It is always easier and more profitable to deliver an app to a market that is already hungry for it, as opposed to spending the money to educate your market about why it is useful to them.
Will You Put the Data to Good Use?
One of the biggest mistakes entrepreneurs make is neglecting to use their digital platforms to collect data on their customers. With a mobile app, this is especially true.
Do you already have a plan to collect user information and analyze it, as well as the in-house staff or third party consultants to put that data to use with their skill sets?
If not, you should create a plan for the data you will be able to collect. This includes:
- Purchasing Habits
- Click-Throughs and Heat Maps
- Repeat Buyers
- Demographics (Age, Income, Location, etc.)
With a plan to use this data and improve your marketing and sales funnels, you can optimize your business.
If not, it may be a waste of resources to invest in an app and not use all of its capacities.
Do You Primarily Conduct Business Face to Face?
How is your business typically conducted? There is a big difference between needing to sell your product face-to-face versus online or over the phone.
If you primarily sell face to face, you might find that you don’t have enough users to make the app worth it.
However, if you are able to adapt your selling processes to video calls or other online methods, then there are many benefits to building a mobile app.
You can reach customers more easily, send them text messages, and make the user experience more friendly which will build the trust that your customers have for your brand.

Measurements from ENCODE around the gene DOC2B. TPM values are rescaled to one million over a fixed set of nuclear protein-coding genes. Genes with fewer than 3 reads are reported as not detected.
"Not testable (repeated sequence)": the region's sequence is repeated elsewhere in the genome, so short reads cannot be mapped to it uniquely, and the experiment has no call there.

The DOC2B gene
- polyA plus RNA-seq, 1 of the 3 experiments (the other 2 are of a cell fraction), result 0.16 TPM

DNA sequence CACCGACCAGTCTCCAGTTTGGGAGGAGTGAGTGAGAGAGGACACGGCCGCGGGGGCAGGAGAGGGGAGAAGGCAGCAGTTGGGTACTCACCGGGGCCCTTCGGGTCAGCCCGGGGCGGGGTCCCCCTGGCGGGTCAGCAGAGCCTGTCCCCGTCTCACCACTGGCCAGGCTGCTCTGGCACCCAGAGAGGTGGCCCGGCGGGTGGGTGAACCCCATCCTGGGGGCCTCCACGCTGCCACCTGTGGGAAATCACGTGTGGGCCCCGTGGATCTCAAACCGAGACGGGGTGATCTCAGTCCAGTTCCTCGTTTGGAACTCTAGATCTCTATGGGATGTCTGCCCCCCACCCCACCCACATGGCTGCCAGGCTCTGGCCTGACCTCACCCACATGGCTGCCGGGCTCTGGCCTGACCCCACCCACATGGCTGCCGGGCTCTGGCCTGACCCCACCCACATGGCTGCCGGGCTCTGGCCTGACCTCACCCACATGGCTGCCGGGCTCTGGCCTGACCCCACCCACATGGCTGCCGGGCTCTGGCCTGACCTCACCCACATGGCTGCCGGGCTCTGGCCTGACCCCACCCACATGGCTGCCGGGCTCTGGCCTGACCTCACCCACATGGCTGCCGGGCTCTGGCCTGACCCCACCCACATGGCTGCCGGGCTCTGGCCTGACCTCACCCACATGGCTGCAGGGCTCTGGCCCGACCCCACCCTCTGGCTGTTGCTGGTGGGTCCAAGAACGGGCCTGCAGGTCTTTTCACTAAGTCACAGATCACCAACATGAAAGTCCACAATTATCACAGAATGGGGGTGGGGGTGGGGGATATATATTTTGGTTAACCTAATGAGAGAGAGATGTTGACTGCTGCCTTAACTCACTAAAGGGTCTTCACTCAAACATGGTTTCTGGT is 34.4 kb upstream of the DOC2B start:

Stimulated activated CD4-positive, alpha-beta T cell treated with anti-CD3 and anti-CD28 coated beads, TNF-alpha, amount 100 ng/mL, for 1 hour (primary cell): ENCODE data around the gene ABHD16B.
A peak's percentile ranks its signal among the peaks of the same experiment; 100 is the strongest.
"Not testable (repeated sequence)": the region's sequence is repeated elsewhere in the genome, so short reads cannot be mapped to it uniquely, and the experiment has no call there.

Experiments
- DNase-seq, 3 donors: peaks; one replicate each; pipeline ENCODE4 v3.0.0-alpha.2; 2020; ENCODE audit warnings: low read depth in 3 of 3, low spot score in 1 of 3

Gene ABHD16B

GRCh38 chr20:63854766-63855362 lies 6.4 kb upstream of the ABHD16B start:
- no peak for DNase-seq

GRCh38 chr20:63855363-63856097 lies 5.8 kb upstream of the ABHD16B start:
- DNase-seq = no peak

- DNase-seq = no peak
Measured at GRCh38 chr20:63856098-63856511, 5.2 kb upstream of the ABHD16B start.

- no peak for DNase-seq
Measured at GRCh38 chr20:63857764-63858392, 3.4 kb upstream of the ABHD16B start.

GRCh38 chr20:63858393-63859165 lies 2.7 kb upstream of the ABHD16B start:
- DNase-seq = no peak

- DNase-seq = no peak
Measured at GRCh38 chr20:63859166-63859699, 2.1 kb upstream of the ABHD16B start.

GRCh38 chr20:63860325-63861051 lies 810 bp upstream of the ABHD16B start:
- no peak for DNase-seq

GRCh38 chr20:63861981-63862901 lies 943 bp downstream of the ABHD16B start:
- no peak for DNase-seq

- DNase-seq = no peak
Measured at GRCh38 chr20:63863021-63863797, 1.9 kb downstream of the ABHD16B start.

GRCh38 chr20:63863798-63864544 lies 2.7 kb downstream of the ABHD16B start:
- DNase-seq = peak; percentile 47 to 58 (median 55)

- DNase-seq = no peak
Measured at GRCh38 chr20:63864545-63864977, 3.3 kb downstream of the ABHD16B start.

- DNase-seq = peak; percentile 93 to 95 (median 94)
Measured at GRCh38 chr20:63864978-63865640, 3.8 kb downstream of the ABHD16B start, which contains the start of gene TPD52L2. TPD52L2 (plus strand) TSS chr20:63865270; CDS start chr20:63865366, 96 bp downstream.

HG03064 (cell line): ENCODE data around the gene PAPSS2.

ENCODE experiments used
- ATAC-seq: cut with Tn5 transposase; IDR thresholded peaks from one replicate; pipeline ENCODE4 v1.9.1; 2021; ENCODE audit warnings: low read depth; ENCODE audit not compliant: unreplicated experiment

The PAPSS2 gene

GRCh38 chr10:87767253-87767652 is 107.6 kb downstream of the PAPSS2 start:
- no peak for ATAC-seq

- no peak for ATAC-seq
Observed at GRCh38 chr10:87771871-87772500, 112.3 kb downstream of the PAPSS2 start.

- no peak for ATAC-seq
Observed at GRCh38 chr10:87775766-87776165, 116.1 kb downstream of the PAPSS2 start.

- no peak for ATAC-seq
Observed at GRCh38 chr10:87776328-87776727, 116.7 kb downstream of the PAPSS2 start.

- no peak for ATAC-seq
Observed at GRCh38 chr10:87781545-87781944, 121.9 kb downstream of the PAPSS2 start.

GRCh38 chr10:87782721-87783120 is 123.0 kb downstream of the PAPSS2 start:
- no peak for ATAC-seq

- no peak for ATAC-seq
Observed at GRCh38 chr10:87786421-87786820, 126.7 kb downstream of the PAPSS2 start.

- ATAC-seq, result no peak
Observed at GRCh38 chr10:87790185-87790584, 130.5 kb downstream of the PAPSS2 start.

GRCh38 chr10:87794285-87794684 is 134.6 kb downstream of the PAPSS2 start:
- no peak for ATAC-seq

Do You Have the Resources to Support an App?
Once an app is developed, your job is not finished and neither is your investment. Even the most well-known apps in the world have bugs in them that need to be fixed.
Otherwise, it can put your business in a bad light due to poor customer experiences and frustrations.
So one of the main questions you must ask yourself is if you have the infrastructure, budget, and other resources to support an app (not just right now, but also going forward).
You will need to maintain a team of programmers to maintain the app and fix any bugs that might show up. If you don’t have the budget currently, it’s best to wait until you do.
As the world continues to evolve and new technologies emerge, your business needs to be on the cutting edge in order to avoid falling behind.
If you don’t, you could see customers jumping ship to other businesses that you’re competing with.
A mobile app is an excellent choice for many companies, even service businesses. However, whether or not it is a smart idea for you depends on your specific circumstances, market, and business plan.
Therefore, consider the key points above as they relate to your business operations and KPIs.
There is a good chance that developing a mobile app can allow you to serve your customers at a higher level, collect better data, and improve your bottom line going forward.
Ashley Wilson is a content creator, writing about business and tech. She has been known to reference movies in casual conversation and enjoys baking homemade treats for her husband and their two felines, Lady and Gaga. You can get in touch with Ashley via Twitter.